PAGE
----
How to Buy Video Games

You may be wondering “Why would I need to read about how to buy games? I know how to exchange money for goods and services.” Sure ya do. But do you know how to do it as advantageously as possible?


The following is a guide of helpful tips on how to effectively purchase video games at reasonable prices. Here are a few things you need to know beforehand:

  • Most of what’s written here will only be useful if you live in the United States. I will touch on how to import some games from Japan and greater Asia, so that could be useful regardless of where you live, but the bulk of this is for Americans.
  • The majority of this applies to buying physical copies of console games. If you’re on PC or want to go digital only, some of the forum info I’ll provide may be helpful, but most of this is not going to help you.
  • Hopefully this goes without saying, but I’m not endorsed by any third parties or speaking on the behalf of any companies, yada yada yada. Everything here are just my personal opinions.


Sign up for GCU

Best Buy’s Gamers Club Unlocked is your end-all, be-all of retail subscription services that you need to sign up for if you plan on buying at least a moderate amount of video games a year. GCU gets you 20% off all new game purchases from Best Buy, both in-store and online. It’s just $30 for two years, so if you save more than $15 a year (which you would if you bought just TWO full-priced games a year), then you will have saved money.

Of course, this also applies pre-ordering games. If you’re really looking forward to an upcoming game, you can pre-order it in-store or online, get your 20% off and be there to pick it up the moment it goes on sale.

Best of all, GCU stacks with other Best Buy promotions. Say a $60 game comes out, but you want to wait until it’s cheap. Then, three months after release, that game goes on sale for a week at Best Buy for $30. Now you decide to buy that game AND your membership stacks on that sale, making it $24.

The only downside to GCU is that last year, Best Buy did away with stacking GCU on top of Black Friday deals. Every other day of the year, GCU will apply to any MSRP price or deal price on games. The glory days of getting an additional 20% off of already insanely low BF prices is sadly over.

Consider Prime

Given that Amazon is the top internet retailer in the US, you may be aware that Amazon offers 20% off of pre-ordered and recently released games to its Prime subscribers. This was actually a service added in the last couple of years in response to GCU as Best Buy had been the originator. In fact, Amazon has gone so far as to offer respectable discounts (though not quite 20%) on select pre-ordered games to those without Prime memberships. Again, not all games, but select.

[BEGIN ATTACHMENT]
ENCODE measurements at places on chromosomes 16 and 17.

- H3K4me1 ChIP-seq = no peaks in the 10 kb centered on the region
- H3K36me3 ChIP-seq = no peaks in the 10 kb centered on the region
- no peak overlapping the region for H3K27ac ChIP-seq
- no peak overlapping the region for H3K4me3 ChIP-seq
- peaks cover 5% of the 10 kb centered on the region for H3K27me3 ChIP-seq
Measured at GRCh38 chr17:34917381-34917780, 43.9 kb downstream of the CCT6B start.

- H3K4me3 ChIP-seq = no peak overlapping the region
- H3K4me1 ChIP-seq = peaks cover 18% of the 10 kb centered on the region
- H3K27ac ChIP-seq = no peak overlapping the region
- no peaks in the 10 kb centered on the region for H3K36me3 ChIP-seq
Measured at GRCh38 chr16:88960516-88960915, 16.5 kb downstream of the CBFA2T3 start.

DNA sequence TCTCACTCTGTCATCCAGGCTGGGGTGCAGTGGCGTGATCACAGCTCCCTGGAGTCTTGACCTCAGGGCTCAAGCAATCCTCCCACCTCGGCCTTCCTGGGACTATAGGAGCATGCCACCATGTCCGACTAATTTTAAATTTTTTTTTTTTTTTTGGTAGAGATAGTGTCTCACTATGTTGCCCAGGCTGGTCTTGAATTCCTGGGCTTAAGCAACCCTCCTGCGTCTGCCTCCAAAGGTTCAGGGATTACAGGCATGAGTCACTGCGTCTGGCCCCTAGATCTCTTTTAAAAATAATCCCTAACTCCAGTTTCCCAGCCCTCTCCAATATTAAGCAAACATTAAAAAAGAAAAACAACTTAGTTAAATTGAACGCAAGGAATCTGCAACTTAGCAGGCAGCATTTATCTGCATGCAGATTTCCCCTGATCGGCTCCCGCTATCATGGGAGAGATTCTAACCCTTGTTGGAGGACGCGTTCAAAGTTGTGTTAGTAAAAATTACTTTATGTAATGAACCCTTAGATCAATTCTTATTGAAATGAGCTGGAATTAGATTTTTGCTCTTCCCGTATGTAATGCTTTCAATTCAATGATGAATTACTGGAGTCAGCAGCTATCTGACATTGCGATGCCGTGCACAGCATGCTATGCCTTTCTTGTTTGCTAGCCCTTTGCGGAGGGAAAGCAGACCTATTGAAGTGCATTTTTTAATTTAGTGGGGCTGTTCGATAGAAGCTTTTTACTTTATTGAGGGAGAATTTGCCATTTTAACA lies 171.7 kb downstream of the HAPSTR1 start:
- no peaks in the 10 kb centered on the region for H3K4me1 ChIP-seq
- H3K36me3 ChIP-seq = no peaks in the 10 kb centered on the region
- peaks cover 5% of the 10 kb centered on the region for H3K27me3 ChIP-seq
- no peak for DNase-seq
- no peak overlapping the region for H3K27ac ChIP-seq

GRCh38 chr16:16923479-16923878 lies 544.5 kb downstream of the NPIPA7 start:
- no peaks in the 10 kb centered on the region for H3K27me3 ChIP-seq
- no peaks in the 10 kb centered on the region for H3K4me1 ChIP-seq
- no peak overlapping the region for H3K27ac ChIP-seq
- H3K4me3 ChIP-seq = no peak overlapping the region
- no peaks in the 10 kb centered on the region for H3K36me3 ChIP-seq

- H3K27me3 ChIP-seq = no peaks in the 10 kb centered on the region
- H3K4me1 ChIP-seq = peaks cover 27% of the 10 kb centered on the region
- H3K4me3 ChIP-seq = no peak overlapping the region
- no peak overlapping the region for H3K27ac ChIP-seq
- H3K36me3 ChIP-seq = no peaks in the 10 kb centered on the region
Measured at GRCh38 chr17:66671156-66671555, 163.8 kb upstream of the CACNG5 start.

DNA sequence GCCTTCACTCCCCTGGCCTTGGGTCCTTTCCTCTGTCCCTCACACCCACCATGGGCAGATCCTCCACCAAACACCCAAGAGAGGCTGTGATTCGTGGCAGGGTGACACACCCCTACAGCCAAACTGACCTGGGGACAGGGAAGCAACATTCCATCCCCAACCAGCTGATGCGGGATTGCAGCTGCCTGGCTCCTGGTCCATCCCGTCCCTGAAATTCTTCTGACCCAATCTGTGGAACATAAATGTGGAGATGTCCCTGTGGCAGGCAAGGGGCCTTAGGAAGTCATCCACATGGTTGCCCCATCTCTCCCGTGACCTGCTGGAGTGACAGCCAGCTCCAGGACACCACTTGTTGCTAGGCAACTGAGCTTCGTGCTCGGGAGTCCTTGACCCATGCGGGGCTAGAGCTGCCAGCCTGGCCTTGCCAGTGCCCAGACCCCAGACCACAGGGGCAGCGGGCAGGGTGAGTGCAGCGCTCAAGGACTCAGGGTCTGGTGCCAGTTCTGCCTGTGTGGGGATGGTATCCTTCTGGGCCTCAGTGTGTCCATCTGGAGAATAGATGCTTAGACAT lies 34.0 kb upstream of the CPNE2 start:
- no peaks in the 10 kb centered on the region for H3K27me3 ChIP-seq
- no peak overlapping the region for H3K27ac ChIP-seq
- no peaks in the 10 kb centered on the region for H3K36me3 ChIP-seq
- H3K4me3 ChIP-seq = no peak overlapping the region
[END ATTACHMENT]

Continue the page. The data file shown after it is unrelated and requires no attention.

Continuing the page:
The downside to Prime of course is that the 20% Prime member discount goes away after a game has been out longer than a month whereas GCU applies to every game, no matter how old or new. Prime is also much more expensive at $99 a year compared to GCU’s average of $15 a year.

The counterargument is that Amazon Prime offers many more benefits outside of buying video games. There’s free 2-day shipping on countless of items, access to Amazon Prime Video, $1 digital credit when you select no-rush shipping and more. Prime may be the way to go for the average consumer with many needs or the person looking to share an account with a family.

Another thing to consider is that for you fellow college students out there, you can sign up for Prime with a student discount at half the cost. Also, for any heavy Twitch users, Amazon and Twitch rolled out a partnership last year that allows Prime subscribers to get a free Twitch subscription to a channel of their choosing along with other perks.

Again, I don’t think Prime is the better option compared to GCU when it comes to games, but at least consider whether or not it’s a good fit for you.

If you’re into collecting, get PowerUp Pro

In the world of video game deal shopping, GameStop is the mortal enemy of many. When it comes to buying newly released games, avoid GameStop at all costs unless you really, really want some novel pre-order bonus that only they are offering. Unlike Best Buy and Amazon, GameStop offers no discounts on new games and if you’re unfortunate enough to be buying the last “new” copy of a game that they have in-store, that game will have been ‘gutted’ so that the box can be put on display in-store while the disc sits in a drawer behind the counter. It’s a practice that I will never understand how they get away with.


Now all that said, if you don’t mind buying used games and may even be trading some games in, GameStop is a fine place to shop once you know how to handle yourself there. I actually do quite a bit of shopping at GameStop because I like to collect games and nowhere is there better to find good prices on Gen 7 games right now than GameStop.

For $15 a year, PowerUp Pro will get you 10% off used games and 10% extra credit on trades, as well as various other things like coupons and points towards goodies or certificates. GameStop will run promotions like Buy 2, Get 1 Free weekends for used games and the 10% discount will stack with that. Times like those are when people like me can cheaply expand our libraries of older games.

However, if you care about the condition your games come in – including whether or not you own them in the original cases – I would recommend, never buying used games from GameStop’s website. Far too often will GameStop ship used games in plain boxes with just the disc. Because of this, as a collector, I will only buy a used game that I can hold in-store before buying.